I had a long & interesting talk this week with Erik Natzke, whose multi-disciplinary art (ranging from code to textiles) has inspired me for years. As we were talking through the paths by which one can find a creative solution, he shared this quote from painter Chuck Close:
Chuck Close: I thought that using a palette was like shooting an arrow directly at a bull’s-eye. You hope that you make the right decision out of context. But when you shoot it at the bull’s eye, you hit what you were aiming at. And I thought, as a sports metaphor, golf was a much more interesting way to think about it.
If you think about golf, it’s the only sport—and it’s a little iffy if it’s a sport, although Tiger made it into a sport—in which you move from general to specific in an ideal number of correcting moves. The first stroke is just a leap of faith, you hit it out there; you hope you’re on the fairway. Second one corrects that, the third one corrects that. By the third or fourth you hope that you’re on the green. And at one or two putts, you place that ball in a very specific three-and-a-half inch diameter circle, which you couldn’t even see from the tee. How did you do it? You found it moving through the landscape, making mid-course corrections.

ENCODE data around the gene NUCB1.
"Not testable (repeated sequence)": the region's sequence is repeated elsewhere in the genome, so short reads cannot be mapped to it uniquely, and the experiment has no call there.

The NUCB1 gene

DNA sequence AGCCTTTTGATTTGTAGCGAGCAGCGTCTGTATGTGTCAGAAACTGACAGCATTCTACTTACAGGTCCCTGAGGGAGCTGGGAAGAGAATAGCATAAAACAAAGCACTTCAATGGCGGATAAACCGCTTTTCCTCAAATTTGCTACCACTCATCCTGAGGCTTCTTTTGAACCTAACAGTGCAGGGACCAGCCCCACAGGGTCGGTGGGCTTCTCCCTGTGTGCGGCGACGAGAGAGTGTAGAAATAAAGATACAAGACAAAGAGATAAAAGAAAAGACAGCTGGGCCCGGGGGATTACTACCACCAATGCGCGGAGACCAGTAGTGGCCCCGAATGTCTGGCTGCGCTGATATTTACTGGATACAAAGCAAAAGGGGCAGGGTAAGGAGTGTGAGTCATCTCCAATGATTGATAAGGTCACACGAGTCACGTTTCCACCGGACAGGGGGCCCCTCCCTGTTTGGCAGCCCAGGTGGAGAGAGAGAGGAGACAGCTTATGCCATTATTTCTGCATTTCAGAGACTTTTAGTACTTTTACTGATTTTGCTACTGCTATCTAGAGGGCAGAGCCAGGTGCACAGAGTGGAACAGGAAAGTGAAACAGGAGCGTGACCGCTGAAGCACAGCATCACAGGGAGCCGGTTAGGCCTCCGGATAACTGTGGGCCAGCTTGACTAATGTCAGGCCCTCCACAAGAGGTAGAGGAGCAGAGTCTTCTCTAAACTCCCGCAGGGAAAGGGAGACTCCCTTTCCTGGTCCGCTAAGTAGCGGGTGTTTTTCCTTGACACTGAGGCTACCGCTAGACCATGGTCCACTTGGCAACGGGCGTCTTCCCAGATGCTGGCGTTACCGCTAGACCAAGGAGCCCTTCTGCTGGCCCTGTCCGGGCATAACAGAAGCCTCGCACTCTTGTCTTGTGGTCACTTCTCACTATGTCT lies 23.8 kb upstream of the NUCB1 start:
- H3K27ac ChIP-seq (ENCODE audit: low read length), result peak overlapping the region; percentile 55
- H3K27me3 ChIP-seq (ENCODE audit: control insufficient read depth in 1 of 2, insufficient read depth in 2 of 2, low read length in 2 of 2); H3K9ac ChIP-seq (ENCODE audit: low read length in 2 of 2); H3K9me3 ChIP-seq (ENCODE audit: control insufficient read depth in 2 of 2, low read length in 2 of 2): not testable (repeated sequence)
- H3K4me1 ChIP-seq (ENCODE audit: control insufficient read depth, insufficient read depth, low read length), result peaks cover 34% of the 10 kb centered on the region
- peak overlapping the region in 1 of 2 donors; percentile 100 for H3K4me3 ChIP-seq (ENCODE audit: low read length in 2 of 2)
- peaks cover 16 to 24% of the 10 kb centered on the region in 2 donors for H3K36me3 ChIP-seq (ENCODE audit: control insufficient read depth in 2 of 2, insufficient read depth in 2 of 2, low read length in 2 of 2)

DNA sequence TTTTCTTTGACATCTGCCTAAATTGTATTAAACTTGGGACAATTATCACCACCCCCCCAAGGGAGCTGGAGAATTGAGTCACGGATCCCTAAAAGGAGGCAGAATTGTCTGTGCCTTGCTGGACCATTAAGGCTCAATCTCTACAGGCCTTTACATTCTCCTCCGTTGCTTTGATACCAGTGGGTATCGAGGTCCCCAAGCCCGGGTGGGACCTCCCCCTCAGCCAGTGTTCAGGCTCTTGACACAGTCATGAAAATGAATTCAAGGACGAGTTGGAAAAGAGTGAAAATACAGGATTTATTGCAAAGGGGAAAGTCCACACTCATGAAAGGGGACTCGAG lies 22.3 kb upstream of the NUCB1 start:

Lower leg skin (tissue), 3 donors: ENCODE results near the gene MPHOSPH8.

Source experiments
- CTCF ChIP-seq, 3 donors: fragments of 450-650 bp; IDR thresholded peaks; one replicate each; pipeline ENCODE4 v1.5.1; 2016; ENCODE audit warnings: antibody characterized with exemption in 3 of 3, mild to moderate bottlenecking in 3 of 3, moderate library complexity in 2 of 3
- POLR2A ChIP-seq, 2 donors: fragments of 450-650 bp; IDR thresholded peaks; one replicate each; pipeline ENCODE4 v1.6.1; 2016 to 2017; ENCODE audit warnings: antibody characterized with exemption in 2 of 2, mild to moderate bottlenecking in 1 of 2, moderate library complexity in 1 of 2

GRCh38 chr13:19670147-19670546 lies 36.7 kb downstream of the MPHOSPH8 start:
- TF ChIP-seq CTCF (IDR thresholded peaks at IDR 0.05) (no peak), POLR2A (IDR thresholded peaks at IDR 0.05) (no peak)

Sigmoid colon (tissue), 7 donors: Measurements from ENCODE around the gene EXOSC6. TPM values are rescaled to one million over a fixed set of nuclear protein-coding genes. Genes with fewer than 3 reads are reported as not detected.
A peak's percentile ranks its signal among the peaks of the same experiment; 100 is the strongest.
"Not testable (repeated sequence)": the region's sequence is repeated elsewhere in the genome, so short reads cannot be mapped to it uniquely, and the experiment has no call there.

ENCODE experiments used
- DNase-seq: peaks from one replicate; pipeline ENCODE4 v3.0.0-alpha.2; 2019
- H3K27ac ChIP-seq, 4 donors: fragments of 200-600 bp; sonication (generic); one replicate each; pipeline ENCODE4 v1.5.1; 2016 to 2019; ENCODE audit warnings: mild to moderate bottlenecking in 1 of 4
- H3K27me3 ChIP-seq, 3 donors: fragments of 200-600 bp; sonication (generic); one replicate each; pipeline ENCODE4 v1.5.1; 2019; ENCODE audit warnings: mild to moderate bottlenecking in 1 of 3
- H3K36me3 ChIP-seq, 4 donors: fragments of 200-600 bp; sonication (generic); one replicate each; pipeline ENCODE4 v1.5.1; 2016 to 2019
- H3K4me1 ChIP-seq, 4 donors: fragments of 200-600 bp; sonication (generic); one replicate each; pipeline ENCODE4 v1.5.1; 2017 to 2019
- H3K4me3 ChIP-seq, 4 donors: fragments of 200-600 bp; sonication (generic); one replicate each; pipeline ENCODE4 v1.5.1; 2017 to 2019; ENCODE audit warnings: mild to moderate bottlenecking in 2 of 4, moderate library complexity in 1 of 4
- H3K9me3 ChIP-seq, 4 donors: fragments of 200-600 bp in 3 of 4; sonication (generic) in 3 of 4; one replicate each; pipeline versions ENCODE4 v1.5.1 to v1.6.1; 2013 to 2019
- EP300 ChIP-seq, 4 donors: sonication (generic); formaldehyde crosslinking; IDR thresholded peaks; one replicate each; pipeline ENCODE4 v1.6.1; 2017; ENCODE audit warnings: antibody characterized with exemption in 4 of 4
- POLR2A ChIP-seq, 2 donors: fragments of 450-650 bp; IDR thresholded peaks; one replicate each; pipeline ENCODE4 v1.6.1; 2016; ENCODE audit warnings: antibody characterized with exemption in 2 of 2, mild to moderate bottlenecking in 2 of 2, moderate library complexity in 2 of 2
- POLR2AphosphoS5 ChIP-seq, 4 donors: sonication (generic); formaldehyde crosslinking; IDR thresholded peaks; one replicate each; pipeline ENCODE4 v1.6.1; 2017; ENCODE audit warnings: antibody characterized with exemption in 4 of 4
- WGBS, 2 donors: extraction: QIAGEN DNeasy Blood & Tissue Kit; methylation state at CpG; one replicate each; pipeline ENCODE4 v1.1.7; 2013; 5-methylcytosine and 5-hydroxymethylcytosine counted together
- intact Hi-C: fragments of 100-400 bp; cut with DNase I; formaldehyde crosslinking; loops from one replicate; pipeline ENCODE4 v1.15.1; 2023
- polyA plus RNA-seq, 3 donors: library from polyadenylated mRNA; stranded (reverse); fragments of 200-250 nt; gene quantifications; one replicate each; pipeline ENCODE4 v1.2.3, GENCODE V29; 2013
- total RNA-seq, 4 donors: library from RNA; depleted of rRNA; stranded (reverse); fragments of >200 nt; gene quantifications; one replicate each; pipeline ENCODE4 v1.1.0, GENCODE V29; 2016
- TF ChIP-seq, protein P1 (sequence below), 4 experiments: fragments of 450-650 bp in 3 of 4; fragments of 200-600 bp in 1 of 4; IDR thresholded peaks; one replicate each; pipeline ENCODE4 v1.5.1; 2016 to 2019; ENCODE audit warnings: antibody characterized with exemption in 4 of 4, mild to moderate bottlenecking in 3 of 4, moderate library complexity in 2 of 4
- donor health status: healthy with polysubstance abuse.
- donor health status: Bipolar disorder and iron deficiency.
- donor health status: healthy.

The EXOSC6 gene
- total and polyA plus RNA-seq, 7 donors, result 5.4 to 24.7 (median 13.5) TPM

I thought, “This is exactly how I paint.” I tee off in the wrong direction to make it more interesting, now I’ve got to correct like crazy, then I’ve got to correct again. What’s it need? I need some of that. And then four or five or six strokes, I hopefully have found the color world that I want. Then I can sort of celebrate, you know, put that in the scorecard, and move on to the next one.
Bonus: “Is that a face made of meat??” — my 11yo Henry, walking by just now & seeing this image from afar 😛